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Artisan Italian sausage for everyone

Kelly Evertsen, Of the Record Staff

If anyone knows anything about Italian food, it doesn’t get better than authentic Italian sausage from a perfected 400-year-old handcrafted by a man who has had his family’s traditions passed down to him since he was a young boy.

The Creminelli family’s salami secrets have been passed down since the 1600s. Cristiano Creminelli said it was his dream to bring his family’s sausage secrets to America, to give others the opportunity to taste delectable, preservative-free, naturally cured Italian sausage. Creminelli explains that in America everything is "mass-produced," and sausage companies often cure their meat with lactic acids and preservatives, creating a bitter taste.

American Chris Bowler was living in Italy, working for the Torino Olympics, when he met Creminelli, who was working for his family’s sausage-making business, called Salumificio di Vigliano, in the small town of Biella, three miles north of Torino.

"I met him through some mutual friends an employee who was a relative of Cristiano," Bowler explained. "He told me Cristiano had a dream of coming to the U.S. to start salami production."

Creminelli and Bowler became friends and Bowler helped him with the process of bringing his business to America. The two became business partners and Creminelli moved to Salt Lake City not long after.

Creminelli said he loves America and is eager to share his Italian family’s ancient, slow, natural-curing process for salami and sausage.

"Lactic acid makes you accelerate the curing process," Creminelli said. "The difficult [thing] is, most don’t know how to do the curing process properly. They make up [for the taste] with spices like cloves."

The Creminelli family cures with salt and the natural acids in the meat, giving the meat a sweet, natural taste. And it’s no easy job. Creminelli pointed out that his hands are usually red from molding the meat and hand-casing it, unlike U.S. factories that use machines. It’s all natural and is truly an art form at its core.

Creminelli said the curing process he uses "dates back 2,000 years," all handed down from generation to generation in his family.

Creminelli says he wakes up every two hours during the night to examine his sausage and test its texture. When asked if his lifestyle gets tiring or old, Creminelli smiled and shrugged.

"I love my work, so it doesn’t bother me," he said. "It’s like a game. You play a game with the curing [process]. Our work is to wait and check our salami." Creminelli is an artist who shows true focus and dedication to his work.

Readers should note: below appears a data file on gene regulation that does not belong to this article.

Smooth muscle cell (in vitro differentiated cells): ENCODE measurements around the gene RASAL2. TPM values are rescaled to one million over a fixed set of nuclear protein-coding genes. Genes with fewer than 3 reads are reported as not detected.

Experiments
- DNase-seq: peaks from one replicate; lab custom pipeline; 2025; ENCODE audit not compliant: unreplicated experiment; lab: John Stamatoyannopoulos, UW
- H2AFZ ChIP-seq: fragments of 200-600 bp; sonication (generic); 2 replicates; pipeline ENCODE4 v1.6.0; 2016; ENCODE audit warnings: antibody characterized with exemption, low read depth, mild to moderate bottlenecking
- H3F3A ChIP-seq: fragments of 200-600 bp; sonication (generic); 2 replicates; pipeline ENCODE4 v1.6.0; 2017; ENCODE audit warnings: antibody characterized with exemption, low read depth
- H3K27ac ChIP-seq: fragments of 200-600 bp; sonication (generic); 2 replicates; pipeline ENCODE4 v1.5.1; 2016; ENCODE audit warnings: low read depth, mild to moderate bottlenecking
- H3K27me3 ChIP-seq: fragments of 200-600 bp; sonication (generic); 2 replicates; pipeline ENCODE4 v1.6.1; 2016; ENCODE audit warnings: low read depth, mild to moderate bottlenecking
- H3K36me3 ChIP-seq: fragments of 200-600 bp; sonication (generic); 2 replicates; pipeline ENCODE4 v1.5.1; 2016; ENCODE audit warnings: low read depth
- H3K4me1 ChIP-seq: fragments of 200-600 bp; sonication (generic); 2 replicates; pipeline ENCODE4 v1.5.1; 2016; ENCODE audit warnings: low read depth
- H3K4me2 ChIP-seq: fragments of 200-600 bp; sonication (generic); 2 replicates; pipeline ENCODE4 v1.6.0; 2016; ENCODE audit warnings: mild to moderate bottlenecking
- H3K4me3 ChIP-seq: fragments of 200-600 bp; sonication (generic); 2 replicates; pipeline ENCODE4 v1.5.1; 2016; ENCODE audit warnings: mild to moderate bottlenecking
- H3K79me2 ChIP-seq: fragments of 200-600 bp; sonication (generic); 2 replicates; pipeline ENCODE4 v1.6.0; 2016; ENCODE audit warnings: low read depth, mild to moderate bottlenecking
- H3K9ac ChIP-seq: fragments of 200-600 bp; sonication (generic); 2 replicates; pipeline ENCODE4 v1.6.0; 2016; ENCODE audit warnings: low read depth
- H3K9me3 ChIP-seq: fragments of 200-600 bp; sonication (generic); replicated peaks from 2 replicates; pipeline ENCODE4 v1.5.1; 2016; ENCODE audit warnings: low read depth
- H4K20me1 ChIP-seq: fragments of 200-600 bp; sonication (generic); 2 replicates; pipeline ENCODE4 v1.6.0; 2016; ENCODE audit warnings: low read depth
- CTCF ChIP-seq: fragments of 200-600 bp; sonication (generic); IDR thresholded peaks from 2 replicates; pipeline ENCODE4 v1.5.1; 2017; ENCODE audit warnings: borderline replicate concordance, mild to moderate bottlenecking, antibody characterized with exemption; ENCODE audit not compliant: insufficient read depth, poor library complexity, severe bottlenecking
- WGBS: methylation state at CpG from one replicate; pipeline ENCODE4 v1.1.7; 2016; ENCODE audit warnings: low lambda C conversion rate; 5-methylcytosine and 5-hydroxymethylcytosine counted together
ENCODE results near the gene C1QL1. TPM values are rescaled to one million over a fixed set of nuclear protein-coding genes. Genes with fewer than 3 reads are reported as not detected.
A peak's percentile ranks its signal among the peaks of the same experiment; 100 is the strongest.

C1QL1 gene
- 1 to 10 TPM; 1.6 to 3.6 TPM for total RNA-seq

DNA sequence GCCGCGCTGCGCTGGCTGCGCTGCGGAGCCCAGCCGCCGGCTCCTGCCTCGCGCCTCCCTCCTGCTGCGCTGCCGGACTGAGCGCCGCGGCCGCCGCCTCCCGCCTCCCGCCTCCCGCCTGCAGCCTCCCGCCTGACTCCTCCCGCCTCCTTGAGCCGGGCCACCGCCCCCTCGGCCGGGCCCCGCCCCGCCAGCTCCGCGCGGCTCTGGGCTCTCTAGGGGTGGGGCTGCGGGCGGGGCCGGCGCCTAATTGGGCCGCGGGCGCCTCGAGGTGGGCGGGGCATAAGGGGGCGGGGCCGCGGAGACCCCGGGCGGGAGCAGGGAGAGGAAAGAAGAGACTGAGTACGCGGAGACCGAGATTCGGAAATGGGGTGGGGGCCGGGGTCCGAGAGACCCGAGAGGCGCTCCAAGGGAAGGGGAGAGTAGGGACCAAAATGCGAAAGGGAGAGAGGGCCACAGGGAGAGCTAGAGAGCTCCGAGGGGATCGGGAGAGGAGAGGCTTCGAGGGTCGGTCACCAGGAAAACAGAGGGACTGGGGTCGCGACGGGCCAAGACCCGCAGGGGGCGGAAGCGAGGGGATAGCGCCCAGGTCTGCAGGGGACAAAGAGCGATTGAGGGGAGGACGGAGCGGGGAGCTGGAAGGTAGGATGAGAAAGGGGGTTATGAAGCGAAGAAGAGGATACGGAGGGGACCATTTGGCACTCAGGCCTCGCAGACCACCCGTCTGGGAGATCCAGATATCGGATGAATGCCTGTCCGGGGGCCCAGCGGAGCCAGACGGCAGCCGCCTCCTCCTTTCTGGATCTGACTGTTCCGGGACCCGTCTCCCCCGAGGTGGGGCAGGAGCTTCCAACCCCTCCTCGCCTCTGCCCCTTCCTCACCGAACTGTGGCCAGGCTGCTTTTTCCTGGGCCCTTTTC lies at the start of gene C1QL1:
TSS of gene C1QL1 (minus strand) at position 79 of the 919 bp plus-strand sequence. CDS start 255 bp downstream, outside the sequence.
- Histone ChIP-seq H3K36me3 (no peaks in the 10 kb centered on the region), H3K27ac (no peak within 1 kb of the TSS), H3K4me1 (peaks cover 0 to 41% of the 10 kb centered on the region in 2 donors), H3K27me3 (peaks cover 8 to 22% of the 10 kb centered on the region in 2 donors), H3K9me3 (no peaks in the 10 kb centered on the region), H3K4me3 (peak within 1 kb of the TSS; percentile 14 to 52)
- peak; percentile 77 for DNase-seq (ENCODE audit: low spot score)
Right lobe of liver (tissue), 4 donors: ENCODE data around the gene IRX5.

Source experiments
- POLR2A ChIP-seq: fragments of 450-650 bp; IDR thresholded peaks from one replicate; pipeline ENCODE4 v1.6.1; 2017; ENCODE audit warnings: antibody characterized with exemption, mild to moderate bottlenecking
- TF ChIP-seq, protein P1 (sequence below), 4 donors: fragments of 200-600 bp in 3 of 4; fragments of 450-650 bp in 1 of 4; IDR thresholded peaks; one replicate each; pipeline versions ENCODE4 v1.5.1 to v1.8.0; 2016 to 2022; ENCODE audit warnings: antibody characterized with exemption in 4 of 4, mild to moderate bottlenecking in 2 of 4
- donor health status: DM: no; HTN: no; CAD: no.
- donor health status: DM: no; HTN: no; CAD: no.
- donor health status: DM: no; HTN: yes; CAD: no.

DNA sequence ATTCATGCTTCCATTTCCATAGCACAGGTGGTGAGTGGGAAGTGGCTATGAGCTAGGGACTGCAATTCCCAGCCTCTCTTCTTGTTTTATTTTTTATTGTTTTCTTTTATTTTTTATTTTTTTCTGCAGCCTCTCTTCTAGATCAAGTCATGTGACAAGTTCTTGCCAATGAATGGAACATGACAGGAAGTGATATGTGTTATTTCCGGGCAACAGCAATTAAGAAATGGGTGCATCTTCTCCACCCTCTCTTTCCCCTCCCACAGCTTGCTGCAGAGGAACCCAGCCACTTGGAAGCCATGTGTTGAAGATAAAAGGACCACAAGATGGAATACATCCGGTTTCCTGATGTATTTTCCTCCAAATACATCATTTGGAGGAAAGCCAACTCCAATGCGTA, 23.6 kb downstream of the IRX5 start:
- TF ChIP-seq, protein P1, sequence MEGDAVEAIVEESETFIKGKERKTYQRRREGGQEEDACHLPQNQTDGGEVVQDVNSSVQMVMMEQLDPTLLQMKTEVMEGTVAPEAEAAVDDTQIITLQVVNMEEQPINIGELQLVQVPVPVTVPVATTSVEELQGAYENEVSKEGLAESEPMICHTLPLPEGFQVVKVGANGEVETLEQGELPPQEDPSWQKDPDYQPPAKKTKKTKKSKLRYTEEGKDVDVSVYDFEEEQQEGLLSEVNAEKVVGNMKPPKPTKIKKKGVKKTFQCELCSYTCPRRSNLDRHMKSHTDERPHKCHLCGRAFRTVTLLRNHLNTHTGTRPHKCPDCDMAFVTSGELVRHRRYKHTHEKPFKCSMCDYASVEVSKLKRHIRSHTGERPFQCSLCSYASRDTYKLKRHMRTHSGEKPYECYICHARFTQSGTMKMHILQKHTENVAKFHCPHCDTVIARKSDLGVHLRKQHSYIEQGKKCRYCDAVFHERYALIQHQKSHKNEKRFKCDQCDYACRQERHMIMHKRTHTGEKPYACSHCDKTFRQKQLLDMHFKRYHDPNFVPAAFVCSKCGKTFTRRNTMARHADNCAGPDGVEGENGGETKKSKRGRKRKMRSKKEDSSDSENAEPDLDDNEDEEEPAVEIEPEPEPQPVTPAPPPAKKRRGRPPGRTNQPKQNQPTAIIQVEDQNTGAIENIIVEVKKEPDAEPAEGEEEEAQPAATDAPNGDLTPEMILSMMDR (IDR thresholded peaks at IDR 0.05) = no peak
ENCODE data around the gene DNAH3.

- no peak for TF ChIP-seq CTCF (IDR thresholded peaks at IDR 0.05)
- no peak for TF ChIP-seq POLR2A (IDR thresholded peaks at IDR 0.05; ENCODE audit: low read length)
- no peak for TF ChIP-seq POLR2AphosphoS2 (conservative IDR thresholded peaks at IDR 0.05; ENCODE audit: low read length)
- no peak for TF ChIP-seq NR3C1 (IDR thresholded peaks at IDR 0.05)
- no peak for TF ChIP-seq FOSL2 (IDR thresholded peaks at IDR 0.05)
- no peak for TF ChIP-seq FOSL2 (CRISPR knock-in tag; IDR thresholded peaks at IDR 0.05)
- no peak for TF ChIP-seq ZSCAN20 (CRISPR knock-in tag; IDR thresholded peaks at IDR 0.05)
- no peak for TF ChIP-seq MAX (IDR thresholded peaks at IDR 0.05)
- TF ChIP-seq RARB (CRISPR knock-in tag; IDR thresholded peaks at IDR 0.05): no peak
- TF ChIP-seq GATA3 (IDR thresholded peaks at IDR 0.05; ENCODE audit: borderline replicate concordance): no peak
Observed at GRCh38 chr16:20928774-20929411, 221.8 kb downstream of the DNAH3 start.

Creminelli said Italians believe in the "slow food" philosophy, which is slowly being adopted in Utah and elsewhere in the U.S. An organization called "Slow Food" promotes and assists Europeans and other foreign chefs in bringing their slow-cooking methods, versus the fast-food mentality of America, to the country. Creminelli credits the organization in Utah for getting the word out about his artisan meats.

"We have a Mediterranean diet, so we use fresh, artisan products. We make sausage fresh, we never freeze [our meat]," Creminelli said.

Creminelli distributes his sausage, salami and meats to various restaurants in Salt Lake City and Park City. He sells to all of Bill White’s restaurants in Park City, including Grappas, as well as Ghidottis and other dining establishments in Park City. But he also wants to make this work of art available to the public.

Creminelli also sells his meat at the Tony Caputo’s Market in Salt Lake City and recently started selling it at The Market, formerly known as Dan’s, in Park City. While the product is a little pricier than average mass-produced salami, Bowler and Creminelli are convinced Parkites will find it difficult to pass up true blue Italian cuisine.

"Park City is turning out to be a much more fertile market [for Creminelli’s salami] than Salt Lake," Bowler said, "because it’s a resort city and people expect a better product."

Creminelli favorites include the Natural Pork Salsiccia Tradizionale, which won an award by the Slow Food organization, the Salame Casalingo and Salame Felino. Try them now at The Market on 1500 Snow Creek Drive or various restaurants in Park City. For more information about Creminelli Fine Meat, A Genuine Italian Experience, visit http://www.creminelli.com.


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